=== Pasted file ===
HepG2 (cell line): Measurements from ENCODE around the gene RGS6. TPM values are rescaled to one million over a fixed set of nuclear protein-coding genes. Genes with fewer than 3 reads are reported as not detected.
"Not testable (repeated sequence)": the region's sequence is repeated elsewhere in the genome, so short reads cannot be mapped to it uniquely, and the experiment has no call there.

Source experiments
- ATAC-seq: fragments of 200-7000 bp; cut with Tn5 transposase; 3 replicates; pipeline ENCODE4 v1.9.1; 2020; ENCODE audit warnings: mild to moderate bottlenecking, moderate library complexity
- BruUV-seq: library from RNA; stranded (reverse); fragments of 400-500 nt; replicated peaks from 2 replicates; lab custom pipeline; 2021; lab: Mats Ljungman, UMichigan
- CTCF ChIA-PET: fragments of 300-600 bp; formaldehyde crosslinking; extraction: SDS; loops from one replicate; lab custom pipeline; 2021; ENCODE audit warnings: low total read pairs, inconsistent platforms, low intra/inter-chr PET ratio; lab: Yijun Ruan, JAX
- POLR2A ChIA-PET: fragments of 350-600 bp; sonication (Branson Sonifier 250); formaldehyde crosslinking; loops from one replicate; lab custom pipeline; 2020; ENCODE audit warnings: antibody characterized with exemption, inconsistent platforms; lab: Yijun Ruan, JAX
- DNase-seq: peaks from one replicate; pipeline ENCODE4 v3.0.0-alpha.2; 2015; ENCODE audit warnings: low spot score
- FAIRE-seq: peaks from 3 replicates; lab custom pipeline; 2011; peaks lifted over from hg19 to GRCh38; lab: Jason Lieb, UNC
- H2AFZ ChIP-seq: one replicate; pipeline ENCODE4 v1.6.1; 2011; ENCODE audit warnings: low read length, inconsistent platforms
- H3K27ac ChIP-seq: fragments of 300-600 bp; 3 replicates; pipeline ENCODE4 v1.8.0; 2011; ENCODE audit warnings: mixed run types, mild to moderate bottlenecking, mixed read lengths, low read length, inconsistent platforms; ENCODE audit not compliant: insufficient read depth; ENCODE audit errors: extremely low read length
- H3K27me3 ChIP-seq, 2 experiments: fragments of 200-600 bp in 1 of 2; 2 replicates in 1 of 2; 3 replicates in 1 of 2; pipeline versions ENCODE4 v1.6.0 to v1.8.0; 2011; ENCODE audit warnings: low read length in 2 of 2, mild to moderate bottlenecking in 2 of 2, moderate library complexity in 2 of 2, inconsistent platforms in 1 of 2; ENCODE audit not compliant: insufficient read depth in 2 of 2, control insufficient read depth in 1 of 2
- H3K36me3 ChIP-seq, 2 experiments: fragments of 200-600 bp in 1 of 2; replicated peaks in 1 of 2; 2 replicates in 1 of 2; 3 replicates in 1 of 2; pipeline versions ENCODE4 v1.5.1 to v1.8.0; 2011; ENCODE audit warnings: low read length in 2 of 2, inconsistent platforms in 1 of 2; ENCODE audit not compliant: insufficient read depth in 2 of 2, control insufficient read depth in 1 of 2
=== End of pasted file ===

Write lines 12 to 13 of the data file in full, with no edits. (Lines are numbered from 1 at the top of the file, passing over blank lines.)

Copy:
- H3K27me3 ChIP-seq, 2 experiments: fragments of 200-600 bp in 1 of 2; 2 replicates in 1 of 2; 3 replicates in 1 of 2; pipeline versions ENCODE4 v1.6.0 to v1.8.0; 2011; ENCODE audit warnings: low read length in 2 of 2, mild to moderate bottlenecking in 2 of 2, moderate library complexity in 2 of 2, inconsistent platforms in 1 of 2; ENCODE audit not compliant: insufficient read depth in 2 of 2, control insufficient read depth in 1 of 2
- H3K36me3 ChIP-seq, 2 experiments: fragments of 200-600 bp in 1 of 2; replicated peaks in 1 of 2; 2 replicates in 1 of 2; 3 replicates in 1 of 2; pipeline versions ENCODE4 v1.5.1 to v1.8.0; 2011; ENCODE audit warnings: low read length in 2 of 2, inconsistent platforms in 1 of 2; ENCODE audit not compliant: insufficient read depth in 2 of 2, control insufficient read depth in 1 of 2